Who Is at High Risk for Foodborne Illness

  • Pregnant women
  • Young children
  • Older adults
  • People with weakened immune systems or certain chronic illnesses

If you're at high risk, follow general advice for food safety and take extra precautions:

  • Do not eat or drink unpasteurized juice, raw sprouts, raw (unpasteurized) milk, and products made with unpasteurized milk.
  • Do not eat raw or undercooked meat, poultry, eggs (or foods made with them), fish, and shellfish (clams, oysters, scallops, and mussels).
  • Avoid soft cheeses such as feta, Brie, Camembert, blue-veined, and Mexican-style cheeses.
  • Eat only certain deli meats and frankfurters, reheated to steaming hot.

New information on food safety is constantly emerging. Recommendations and precautions for people at high risk are updated as scientists learn more about preventing foodborne illness. If you are among those at high risk, be aware of and follow the most current information on food safety. For the latest information and precautions, talk to your healthcare provider, check the government's food safety Web site (http://www.foodsafety.gov), or call the government information numbers listed in the Appendices. Source: Dietary Guidelines for Americans (2005).

If you or someone you know is at high risk and needs help with meals, find out about services such as home-delivered meals in your community. Check to be sure that the service follows food safety regulations. To find services in your community, see "To Find Food and Nutrition Services" in chapter 24.

death, especially in young children and the elderly.

To combat all strains of E. coli, cook and reheat meat thoroughly. Be especially careful of ground meat—for example, hamburgers—because bacteria on the surface of the meat get mixed into the center of the meat, which takes longer to cook. Keep cutting surfaces clean. Avoid cross-contamination of raw food, or transferring bacteria from one food to another with dirty utensils, cutting boards, plates, and hands. Raw milk and produce also may be sources.

Listeria monocytogenes can cause a less common but potentially fatal foodborne illness called listeriosis. Pregnant women, infants, older adults, and those with weakened immune systems are more susceptible. Listeria are part of your everyday surroundings, including places where food is processed. It can grow even under proper refrigeration.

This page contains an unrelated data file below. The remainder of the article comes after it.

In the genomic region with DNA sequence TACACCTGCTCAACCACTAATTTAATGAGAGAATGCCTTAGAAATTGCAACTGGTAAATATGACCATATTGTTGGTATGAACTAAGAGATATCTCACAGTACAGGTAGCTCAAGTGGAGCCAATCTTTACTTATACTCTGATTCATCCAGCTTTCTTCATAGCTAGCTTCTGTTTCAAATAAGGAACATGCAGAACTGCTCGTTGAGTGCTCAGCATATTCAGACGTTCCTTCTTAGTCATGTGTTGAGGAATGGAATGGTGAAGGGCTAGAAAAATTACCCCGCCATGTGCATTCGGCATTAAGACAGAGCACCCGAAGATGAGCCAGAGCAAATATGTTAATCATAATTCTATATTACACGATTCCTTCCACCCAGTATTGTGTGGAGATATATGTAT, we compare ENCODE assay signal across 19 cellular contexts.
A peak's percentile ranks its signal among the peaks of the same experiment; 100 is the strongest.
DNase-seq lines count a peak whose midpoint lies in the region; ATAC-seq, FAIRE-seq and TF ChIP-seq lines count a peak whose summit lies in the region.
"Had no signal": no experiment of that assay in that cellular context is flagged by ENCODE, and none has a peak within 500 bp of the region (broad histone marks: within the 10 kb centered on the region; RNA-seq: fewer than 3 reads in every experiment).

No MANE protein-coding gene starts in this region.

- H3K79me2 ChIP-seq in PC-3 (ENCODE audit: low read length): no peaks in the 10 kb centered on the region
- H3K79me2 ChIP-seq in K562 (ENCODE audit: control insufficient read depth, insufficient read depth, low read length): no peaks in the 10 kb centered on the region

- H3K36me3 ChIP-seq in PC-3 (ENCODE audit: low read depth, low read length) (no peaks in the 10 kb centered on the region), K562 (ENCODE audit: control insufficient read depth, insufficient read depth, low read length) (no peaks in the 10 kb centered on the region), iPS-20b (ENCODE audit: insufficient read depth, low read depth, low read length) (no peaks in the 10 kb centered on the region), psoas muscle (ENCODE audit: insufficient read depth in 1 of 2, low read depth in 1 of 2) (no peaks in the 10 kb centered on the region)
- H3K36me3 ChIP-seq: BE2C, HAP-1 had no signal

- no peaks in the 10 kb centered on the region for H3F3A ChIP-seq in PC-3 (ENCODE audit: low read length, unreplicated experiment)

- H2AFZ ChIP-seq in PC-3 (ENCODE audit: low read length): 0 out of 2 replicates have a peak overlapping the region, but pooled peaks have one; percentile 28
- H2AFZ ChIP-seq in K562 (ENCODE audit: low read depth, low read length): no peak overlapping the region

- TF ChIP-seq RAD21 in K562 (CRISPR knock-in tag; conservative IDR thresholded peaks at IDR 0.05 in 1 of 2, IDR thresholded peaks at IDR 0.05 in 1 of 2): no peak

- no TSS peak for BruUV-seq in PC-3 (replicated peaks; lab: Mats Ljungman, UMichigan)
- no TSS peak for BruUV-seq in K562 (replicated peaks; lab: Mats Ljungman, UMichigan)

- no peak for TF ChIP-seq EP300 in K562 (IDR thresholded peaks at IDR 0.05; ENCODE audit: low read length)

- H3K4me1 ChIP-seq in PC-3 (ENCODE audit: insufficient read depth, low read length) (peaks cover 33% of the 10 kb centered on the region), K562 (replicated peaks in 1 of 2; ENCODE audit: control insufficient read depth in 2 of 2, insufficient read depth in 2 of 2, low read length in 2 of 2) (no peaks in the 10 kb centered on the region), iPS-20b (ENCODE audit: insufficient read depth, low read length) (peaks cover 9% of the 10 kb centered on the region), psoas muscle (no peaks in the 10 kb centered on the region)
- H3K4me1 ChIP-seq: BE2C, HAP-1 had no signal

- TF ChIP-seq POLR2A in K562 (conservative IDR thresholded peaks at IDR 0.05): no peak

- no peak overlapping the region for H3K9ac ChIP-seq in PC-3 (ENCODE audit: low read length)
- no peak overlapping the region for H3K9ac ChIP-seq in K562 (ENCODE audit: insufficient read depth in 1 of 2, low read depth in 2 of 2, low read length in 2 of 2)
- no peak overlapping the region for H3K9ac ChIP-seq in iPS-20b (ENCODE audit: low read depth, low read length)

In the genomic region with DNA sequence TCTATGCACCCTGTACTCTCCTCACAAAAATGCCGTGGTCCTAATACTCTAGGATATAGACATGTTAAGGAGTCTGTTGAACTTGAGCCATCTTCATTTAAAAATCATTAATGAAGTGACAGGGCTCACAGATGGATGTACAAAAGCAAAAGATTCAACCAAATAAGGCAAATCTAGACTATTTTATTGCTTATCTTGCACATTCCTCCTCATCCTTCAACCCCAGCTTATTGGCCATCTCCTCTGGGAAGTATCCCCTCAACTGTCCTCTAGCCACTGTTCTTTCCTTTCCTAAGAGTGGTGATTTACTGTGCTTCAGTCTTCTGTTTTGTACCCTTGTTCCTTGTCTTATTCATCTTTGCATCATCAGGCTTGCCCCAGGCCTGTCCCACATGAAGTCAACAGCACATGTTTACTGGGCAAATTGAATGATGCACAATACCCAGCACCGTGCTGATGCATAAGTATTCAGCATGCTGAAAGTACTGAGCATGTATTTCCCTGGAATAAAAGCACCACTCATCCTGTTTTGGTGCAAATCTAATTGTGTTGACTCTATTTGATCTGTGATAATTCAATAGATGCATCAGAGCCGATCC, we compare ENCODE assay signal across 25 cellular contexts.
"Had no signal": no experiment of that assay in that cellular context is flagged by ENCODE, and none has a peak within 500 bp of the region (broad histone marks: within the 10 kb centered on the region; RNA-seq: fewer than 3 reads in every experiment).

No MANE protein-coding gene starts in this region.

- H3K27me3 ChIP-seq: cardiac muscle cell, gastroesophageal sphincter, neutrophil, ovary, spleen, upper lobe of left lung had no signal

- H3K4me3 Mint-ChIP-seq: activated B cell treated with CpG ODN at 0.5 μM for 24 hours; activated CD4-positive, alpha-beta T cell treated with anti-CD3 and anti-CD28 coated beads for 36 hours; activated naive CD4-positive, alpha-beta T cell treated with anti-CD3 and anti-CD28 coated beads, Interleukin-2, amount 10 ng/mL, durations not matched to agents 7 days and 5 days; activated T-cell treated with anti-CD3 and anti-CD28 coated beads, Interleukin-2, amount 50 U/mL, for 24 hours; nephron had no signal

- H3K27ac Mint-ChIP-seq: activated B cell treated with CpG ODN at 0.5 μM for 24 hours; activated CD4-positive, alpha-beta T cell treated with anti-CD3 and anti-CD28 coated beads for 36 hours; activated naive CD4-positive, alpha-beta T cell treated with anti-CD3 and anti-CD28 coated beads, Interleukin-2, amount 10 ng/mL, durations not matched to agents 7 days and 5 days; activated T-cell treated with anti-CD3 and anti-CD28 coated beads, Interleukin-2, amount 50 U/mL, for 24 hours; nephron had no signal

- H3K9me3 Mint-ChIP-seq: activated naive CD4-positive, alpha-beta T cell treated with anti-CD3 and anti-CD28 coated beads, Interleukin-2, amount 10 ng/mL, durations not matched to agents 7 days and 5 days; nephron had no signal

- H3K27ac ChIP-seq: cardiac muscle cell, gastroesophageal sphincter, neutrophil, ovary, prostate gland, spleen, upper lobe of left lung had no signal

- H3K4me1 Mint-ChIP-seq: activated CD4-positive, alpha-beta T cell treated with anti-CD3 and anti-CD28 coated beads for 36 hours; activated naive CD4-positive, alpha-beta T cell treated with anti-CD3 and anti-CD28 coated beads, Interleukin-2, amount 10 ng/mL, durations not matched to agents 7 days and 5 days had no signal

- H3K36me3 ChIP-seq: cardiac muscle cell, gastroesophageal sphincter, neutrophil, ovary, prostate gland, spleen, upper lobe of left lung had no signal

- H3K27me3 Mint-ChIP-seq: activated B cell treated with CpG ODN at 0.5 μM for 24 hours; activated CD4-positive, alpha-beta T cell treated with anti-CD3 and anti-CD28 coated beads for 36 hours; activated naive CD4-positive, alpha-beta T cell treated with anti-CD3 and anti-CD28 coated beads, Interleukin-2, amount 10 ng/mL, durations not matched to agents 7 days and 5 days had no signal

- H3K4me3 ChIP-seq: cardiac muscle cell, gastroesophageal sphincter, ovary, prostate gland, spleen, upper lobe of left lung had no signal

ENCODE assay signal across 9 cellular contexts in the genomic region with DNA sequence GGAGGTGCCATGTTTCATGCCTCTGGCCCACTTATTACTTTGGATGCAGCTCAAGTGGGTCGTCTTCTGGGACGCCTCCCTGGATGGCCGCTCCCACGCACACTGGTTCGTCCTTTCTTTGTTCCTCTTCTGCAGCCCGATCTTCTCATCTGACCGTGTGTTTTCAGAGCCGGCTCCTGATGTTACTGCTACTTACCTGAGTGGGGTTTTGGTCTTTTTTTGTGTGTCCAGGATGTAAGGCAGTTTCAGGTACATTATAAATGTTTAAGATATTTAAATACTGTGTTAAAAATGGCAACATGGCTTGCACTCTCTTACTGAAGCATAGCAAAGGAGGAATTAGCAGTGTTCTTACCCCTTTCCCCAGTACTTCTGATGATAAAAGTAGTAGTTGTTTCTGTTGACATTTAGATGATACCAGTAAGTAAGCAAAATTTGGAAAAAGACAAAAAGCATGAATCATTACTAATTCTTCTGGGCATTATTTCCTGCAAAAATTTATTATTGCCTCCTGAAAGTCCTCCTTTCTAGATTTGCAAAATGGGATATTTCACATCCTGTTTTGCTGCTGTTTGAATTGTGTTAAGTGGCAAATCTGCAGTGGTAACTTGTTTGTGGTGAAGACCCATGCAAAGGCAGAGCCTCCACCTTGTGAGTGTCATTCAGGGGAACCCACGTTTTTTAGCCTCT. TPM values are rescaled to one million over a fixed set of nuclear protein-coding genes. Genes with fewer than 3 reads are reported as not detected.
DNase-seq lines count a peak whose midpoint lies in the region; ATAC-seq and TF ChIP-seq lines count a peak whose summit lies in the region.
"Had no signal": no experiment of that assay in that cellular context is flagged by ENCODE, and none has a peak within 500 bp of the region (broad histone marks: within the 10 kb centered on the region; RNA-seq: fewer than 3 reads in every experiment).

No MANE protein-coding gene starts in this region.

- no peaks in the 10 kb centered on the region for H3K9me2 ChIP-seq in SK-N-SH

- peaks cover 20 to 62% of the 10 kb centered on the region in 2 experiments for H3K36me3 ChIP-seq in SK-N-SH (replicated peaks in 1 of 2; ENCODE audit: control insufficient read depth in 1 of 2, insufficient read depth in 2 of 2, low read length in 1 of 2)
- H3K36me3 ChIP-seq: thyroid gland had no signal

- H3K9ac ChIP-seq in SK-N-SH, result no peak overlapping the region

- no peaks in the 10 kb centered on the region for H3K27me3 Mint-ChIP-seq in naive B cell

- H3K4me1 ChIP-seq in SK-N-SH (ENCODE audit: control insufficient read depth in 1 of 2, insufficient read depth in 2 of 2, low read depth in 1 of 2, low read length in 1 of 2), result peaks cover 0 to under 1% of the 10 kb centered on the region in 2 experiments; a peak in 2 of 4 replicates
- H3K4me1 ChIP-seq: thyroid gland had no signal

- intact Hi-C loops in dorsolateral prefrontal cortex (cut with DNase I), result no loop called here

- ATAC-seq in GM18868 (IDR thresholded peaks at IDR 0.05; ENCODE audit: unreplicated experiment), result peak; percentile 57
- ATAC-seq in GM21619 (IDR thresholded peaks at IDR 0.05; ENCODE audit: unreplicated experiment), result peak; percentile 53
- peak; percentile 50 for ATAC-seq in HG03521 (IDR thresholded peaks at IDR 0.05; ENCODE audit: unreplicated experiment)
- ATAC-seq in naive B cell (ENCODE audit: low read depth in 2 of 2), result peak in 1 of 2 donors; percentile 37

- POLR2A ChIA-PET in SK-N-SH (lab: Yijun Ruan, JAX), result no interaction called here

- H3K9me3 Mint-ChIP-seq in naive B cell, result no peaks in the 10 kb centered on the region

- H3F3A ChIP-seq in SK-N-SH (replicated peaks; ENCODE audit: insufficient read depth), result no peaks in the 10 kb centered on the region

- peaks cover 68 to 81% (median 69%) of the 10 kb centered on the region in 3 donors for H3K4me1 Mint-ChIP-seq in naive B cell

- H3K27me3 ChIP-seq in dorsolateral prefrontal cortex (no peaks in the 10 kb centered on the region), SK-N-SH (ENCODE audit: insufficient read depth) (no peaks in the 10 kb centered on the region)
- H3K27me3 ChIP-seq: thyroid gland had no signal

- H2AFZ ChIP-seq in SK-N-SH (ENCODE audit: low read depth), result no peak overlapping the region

Because Listeria is common in unpasteurized milk and in cheese made from unpasteurized milk, avoid unpasteurized milk products. Listeria also can be found in raw and undercooked meat, poultry, seafood, and eggs, and in produce. As with any packaged food product, follow the "keep refrigerated" advice on the label, the "use by" date on the package, and the reheating instructions.

To avoid Listeria, high-risk individuals are advised by the U.S. Food and Drug Administration to avoid soft cheeses (such as Brie, Camembert, feta, and Mexican-style cheeses); refrigerated pâtés and meat spreads; and smoked seafood (such as lox, jerky, or nova-style) that require refrigeration. When they haven't been reheated to a safe internal temperature, frankfurters and deli meat (except for very salty ham or hard salami) are considered very high risk for lis-teriosis.

Shigella, one source of bacterial diarrhea, is transmitted from improper handling of either food or water. It originates in the feces of infected humans and easily passes from one person to another through improper hand washing. Proper cooking eliminates it; uncooked food such as potato, tuna, or chicken salad is more likely the source.

Vibrio vulnificus, a bacterium in shellfish, especially in mollusks, can be fatal within two days of developing the condition. Symptoms include sudden chills, fever, nausea, vomiting, and stomach pain. Although this bacterium is destroyed in the intestinal tract or in the immune system of most healthy people, this form of foodborne illness can be very serious, even fatal for high-risk individuals. These bacteria multiply even during refrigeration. Thoroughly cooking shellfish destroys them.

Yersinia enterocolitica is most often found in contaminated raw or undercooked pork products (including chitterlings, or pork intestines). The most common symptoms: for young children, fever, abdominal pain, and diarrhea, often bloody, and for older children and adults, fever and abdominal pain that feels like appendicitis. Unpasteurized milk or untreated water also may transmit this bacterium. In most cases the body can handle a yersiniosis infection without antibiotics. As prevention, avoid eating raw or undercooked pork and unpasteurized dairy foods, wash hands well, avoid cross-contamination, and dispose of animal feces in a sanitary way. If you're making chitterlings, have someone else care for your children. For cooking pork, see "Safe Internal Temperatures" in this chapter.

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